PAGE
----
Lord's Prayer


Last week, we explored and examined various translations of the Lord’s Prayer.  We prayerfully pondered which words settled and sung to your heart.

This week, I invited you to open your prayer book also known as your hymnal to listen and learn and lean into the images of God found there.  Often you might miss the vast variety of ways we describe and define the divine in hymns.  This week, you can connect the words we sing with the ways we pray the Lord’s Prayer, especially focusing on the first few words that fall from our lips as we open the prayer, “Our Father, who art in heaven, holy is Your name.” 

How might hymns help us explore and expand our imaginations as we pray these words each day at noon this week?  I am so glad you asked!!

We will begin with one of my favorite hymns, Bring Many Names by Brian Wren.  The first verse is:

Bring many names, beautiful and good, celebrate, in parable and story, holiness in glory, living, loving God.  Hail and Hosanna! Bring many names.

What do you hear in that first verse about who God is and how God is at work in the world/in your life?

I hear that God is evolving and elastic and embracing many names.  I hear God loves story.  I celebrate God is living, which is to say, organic and changing and growing.  Remember, put your responses in the comment section.

As you prayerfully read through the rest of the hymn, Wren refers to God as, “Strong Mother” at work who is a “Genius at play,” which is a wonderful turn of phrase meaning God’s work is play and God’s play is work.  In another verse, God is a “Warm father” who embraces us especially in our wounds and wants.  God is an ancient one who has participated in the good, the bad, and the ugly of human history.  God is youthful crying out for justice.  God is never fully known or what Karl Barth called, “the Holy Other” and yet is also as close as the breath you are taking right now.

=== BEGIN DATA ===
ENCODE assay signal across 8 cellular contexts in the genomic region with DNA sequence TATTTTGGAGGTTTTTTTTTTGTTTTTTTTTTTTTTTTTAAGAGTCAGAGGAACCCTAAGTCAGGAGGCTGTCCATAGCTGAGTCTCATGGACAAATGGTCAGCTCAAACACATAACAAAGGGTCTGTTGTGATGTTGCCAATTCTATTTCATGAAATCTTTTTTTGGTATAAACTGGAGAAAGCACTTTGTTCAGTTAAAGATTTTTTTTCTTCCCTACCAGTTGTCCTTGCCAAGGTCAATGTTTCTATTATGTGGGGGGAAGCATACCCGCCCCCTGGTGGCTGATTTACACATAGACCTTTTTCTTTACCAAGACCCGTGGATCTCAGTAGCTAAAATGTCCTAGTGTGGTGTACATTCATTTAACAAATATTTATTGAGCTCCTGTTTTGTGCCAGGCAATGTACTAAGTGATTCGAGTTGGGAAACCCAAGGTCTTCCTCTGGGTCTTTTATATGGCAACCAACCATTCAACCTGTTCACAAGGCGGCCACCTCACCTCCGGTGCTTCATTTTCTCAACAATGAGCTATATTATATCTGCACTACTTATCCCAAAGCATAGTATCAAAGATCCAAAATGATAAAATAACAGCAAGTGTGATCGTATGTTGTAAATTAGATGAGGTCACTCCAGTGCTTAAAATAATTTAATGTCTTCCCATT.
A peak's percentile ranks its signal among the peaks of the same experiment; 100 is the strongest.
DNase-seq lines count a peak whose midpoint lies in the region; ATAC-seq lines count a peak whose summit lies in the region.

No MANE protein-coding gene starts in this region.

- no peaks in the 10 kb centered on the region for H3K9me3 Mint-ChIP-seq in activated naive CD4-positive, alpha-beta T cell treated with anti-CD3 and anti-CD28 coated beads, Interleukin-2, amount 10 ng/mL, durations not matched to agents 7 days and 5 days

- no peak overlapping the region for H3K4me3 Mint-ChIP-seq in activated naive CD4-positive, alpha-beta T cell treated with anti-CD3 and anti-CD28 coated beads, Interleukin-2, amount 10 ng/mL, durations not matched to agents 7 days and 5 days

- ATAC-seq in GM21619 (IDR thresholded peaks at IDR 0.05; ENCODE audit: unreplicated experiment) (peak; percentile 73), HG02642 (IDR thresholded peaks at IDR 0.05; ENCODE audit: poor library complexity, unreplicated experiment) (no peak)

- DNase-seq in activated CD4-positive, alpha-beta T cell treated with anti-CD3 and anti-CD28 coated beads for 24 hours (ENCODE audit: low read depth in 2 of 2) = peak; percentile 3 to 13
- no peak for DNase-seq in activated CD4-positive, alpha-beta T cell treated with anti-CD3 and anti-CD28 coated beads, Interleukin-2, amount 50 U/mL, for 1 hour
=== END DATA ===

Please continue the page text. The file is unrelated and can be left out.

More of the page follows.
How might Wren’s beautiful lyrics evoke a way for you to pray the Lord’s Prayer?  You could, for each day this week, use one of Wren’s verses to inspire and image ways to call upon your relationship with God.  Our Mother; Our Playful Embracing Eternal One; Our Aching God wiser than our despair.  I know it gets a little wordy, but the point is that we are fostering a relationship with the Eternal.  I encourage you to find a prayer partner who might imagine/talk/dream/discuss with you.  May our hymnal/prayer book encourage and evoke from us this week ways we can connect with the One who Creates, Sustains, and Redeems.

Prayer: God who responds to many diverse names, help us find the words so that the meditations of our minds and what is stirring around our hearts would find expression to You.  Amen. 


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